The HMCS Saskatchewan
is British Columbia's most successful artificial reef. The popularity
of the Saskatchewan is apparent when you consider that well over
100,000 dives have been completed since she was sunk on June 14, 1997: more than all other B.C. artificial reefs put together!
of boats, including a ferry that B.C. Ferries and it's crew donated
as a viewing platform, gathered just off the western side of
Snake Island, a bird sanctuary and home to over 250 harbour seals,
to watch the sinking. In just over 2 minutes the 366 foot Saskatchewan slipped below the surface and began its descent to the sandy bottom where it came to rest in 130 feet of
water with a 6 degree list to the portside. The bow faces to
the south and the stern to the north. The top of the mast is
at 45 feet and the bulk of the vessel is between 80 and 100 feet.
Want to watch a video
of The Sinking Of The HMCS Saskatchewan? Click on the photo
above. You will require a copy of QuickTime which you
can also download from the same link. Enjoy the film!
approximate depth to some of the most popular and identifiable
Radar Platform on main mast
Bridge .......... 65'
Top of guns .......... 85'
Fore and aft decks ..........95'
Aft mortar bay .......... 105'
Keel at bottom .......... 130'
Look at all the diver
access holes cut into the vessel. This creates lots of ambient
light and a safe diving environment for you!
of Nanaimo has wholeheartedly embraced
The Saskatchewan. Our community's dedication
to diving is evident throughout Nanaimo . Downtown, next to the Courthouse, the Weyerhaeuser building
boasts one of Jeff King's, Nanaimo's
renowned marine muralists', best murals. This large mural and
it's amazing detail covers the entire side of the building. Make viewing this mural a part of your
visit to Nanaimo.
Make Diving The Saskatchewan
part of your travel plans this year! Have a look at the great value
we offer in our Diving and Snorkeling packages!
Want to learn a bit
more of the history of The Saskatchewan, read T.W. Paterson's article
on the Noble past of The HMCS Saskatchewan:
HAD A NOBLE PAST
Looking Back Article
by T.W. Paterson, Harbour City Star, February 13, 2001
"The bottom of the sea
is a funny place for a piece of Canadian prairies, but there you
have it since the sinking of HMCS Saskatchewan as an artificial
reef, in 1997.
Our second Mackenzie
class destroyer escort, she was commissioned at Esquimalt's Yarrows
Ltd., Feb. 16, 1963. At 366 feet long, with a 42-foot beam and
a displacement of 2,900 tons (fully loaded) she had a top speed
of 28 knots and a complement of 230 officers and men.
Built when Canada's
destroyers were internationally renowned as 'Cadillacs', Saskatchewan
honoured the river of that name, rather than the province, and
was the second ship of this name to serve the Royal Canadian
Her ship's badge shows
a sheaf of wheat imposed on a green field, with a wavy white and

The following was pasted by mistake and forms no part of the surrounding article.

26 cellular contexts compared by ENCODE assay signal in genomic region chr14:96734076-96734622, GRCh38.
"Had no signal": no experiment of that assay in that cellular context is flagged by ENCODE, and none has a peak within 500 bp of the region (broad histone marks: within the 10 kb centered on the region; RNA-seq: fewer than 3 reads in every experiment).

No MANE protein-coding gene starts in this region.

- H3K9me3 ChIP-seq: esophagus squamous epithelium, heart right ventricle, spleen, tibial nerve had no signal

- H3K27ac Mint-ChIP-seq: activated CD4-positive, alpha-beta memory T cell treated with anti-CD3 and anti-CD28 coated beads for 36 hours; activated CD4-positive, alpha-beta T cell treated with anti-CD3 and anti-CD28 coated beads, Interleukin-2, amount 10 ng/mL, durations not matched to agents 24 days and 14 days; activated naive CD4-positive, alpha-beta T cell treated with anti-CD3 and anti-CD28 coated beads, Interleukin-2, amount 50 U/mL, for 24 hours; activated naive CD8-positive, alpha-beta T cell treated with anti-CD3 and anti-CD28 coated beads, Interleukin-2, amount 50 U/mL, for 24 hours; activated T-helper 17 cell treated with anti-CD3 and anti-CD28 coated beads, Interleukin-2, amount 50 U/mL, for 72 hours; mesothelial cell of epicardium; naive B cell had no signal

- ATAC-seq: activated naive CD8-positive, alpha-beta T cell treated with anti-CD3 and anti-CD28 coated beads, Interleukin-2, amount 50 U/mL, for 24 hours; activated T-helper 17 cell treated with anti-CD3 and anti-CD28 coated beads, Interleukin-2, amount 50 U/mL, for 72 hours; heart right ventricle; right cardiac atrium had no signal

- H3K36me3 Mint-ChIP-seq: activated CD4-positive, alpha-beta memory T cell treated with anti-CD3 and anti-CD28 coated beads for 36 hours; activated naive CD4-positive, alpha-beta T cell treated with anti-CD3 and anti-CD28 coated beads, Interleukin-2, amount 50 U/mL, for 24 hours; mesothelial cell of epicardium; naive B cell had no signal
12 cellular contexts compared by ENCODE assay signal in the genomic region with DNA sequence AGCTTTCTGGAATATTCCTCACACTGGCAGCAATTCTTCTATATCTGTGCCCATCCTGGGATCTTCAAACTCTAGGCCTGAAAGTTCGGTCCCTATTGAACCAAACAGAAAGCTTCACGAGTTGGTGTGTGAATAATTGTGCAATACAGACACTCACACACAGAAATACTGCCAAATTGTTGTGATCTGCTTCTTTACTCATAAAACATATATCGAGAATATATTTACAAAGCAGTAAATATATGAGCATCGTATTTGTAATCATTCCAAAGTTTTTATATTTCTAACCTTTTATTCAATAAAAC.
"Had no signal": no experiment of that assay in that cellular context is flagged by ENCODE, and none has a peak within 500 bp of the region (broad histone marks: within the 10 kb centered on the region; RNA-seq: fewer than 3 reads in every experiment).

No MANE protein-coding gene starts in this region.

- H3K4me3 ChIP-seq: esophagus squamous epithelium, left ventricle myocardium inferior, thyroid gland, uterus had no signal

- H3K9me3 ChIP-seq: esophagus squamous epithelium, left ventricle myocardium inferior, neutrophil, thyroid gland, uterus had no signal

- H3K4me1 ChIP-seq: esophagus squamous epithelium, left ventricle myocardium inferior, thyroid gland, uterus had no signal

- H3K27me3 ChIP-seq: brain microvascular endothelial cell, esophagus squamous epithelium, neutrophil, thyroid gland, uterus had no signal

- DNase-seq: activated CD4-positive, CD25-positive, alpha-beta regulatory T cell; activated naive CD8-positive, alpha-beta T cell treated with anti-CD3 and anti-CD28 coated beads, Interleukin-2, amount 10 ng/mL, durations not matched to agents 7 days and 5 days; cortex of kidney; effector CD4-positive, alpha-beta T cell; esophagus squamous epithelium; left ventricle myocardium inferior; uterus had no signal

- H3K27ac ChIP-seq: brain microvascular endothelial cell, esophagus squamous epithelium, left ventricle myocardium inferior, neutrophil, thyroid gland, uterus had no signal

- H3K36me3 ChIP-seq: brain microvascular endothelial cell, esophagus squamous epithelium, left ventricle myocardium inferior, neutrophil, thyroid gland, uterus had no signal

rad diagonal strip denoting a river. All colours are derived from
the province of Saskatchewan's coat of arms.
Her predecessor was
commissioned in the Royal Navy in 1935 as HMS Fortune, of the Fearless
destroyer class. During the first 3½ years of the Second World
War, she steamed more than 2000,000 miles (that's eight times around
the world), participated in the Norwegian campaign and the occupation
of Iceland, and shared in the sinking of the U-27, U-24 and the
Vichy French submarine, Ajax.
While serving out of
Malta in May 1941, she was badly damaged by bombs that required
six months to repair.
In 1943, after two years
with the Eastern Fleet, Fortune was renamed Saskatchewan and transferred
to the RCN at London. She joined Escort Group C-3 after refit,
trials and workups, for convoy escort duty in the North Atlantic.
Saskatchewan and her sisters escorted no fewer than 14 convoys
in nine months until withdrawn in May, 1944 to begin special training
off Londonderry, North Ireland in preparation for the invasion
In June, she helped
to patrol the English Channel "as part of a barrier" to
prevent U-boats from attacking the invasion route to the Normandy
During an offensive
patrol in the Bay of Biscay, the Canadian managed to destroy three
enemy ships and complete further patrols in British waters before
Saskatchewan was ordered back to Canada for refit in august, 1944.
She spent the last five months of the war as an escort vessel,
returned to Canada after V-E Day, and rounded out an outstanding
career as a troop transport.
Paid off for disposal
on Jan. 28, 1946, the weary destroyer was sold for scrap, leaving
three hard-won battle honours: Atlantic - 1943-1944, Normandy - 1944,
Biscay - 1944.
There's even more naval
history behind Saskatchewan than this. The only naval engagement
of the Riel Rebellion was fought on the South Saskatchewan River
(Kisikatchewan - rapid river in Cree), in 1885. Government forces
requisitioned the stern-wheel steamer Northcote, armed her with
a Gatling gun and 50 soldiers, armour-plated here with planks and
sandbags, and sent her against the rebels at Batoche.
But they riddled here
in small arms crossfire and launched another riverboat into her
path, damaging the Northcote and forcing her withdrawal.
In 1968, the latest
HMCS Saskatchewan sustained extensive damage from striking a rock
at the eastern entrance to Active Pass and again, two years later,
off Roberts Bank. Both accidents resulted in courts martial and
severe reprimands for her respective captains.
In 1997 HMCS Saskatchewan
touched sea bottom for the last time, just three km from Nanaimo.
She and several sister destroyers have been sunk as artificial
reefs and tourist attractions for divers in recent years, with
HMCS Cape Breton to soon follow."